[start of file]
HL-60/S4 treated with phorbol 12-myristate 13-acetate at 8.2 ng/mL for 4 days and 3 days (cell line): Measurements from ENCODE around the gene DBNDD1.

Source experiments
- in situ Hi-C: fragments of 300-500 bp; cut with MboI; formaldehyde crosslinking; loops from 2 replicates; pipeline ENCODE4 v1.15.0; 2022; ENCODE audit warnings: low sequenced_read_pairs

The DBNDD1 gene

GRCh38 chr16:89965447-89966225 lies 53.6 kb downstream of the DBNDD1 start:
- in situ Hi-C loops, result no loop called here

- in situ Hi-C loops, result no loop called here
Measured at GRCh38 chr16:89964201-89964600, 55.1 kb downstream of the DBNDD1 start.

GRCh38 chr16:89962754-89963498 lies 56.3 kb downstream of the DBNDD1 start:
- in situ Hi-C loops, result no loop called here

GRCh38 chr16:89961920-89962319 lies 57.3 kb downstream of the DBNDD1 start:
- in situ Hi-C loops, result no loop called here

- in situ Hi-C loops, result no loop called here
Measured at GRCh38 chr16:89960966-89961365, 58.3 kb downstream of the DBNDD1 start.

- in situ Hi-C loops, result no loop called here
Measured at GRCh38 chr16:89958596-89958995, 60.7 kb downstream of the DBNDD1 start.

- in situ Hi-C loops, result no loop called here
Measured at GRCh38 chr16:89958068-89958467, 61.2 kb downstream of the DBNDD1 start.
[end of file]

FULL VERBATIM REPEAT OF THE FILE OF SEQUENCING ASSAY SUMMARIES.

HL-60/S4 treated with phorbol 12-myristate 13-acetate at 8.2 ng/mL for 4 days and 3 days (cell line): Measurements from ENCODE around the gene DBNDD1.

Source experiments
- in situ Hi-C: fragments of 300-500 bp; cut with MboI; formaldehyde crosslinking; loops from 2 replicates; pipeline ENCODE4 v1.15.0; 2022; ENCODE audit warnings: low sequenced_read_pairs

The DBNDD1 gene

GRCh38 chr16:89965447-89966225 lies 53.6 kb downstream of the DBNDD1 start:
- in situ Hi-C loops, result no loop called here

- in situ Hi-C loops, result no loop called here
Measured at GRCh38 chr16:89964201-89964600, 55.1 kb downstream of the DBNDD1 start.

GRCh38 chr16:89962754-89963498 lies 56.3 kb downstream of the DBNDD1 start:
- in situ Hi-C loops, result no loop called here

GRCh38 chr16:89961920-89962319 lies 57.3 kb downstream of the DBNDD1 start:
- in situ Hi-C loops, result no loop called here

- in situ Hi-C loops, result no loop called here
Measured at GRCh38 chr16:89960966-89961365, 58.3 kb downstream of the DBNDD1 start.

- in situ Hi-C loops, result no loop called here
Measured at GRCh38 chr16:89958596-89958995, 60.7 kb downstream of the DBNDD1 start.

- in situ Hi-C loops, result no loop called here
Measured at GRCh38 chr16:89958068-89958467, 61.2 kb downstream of the DBNDD1 start.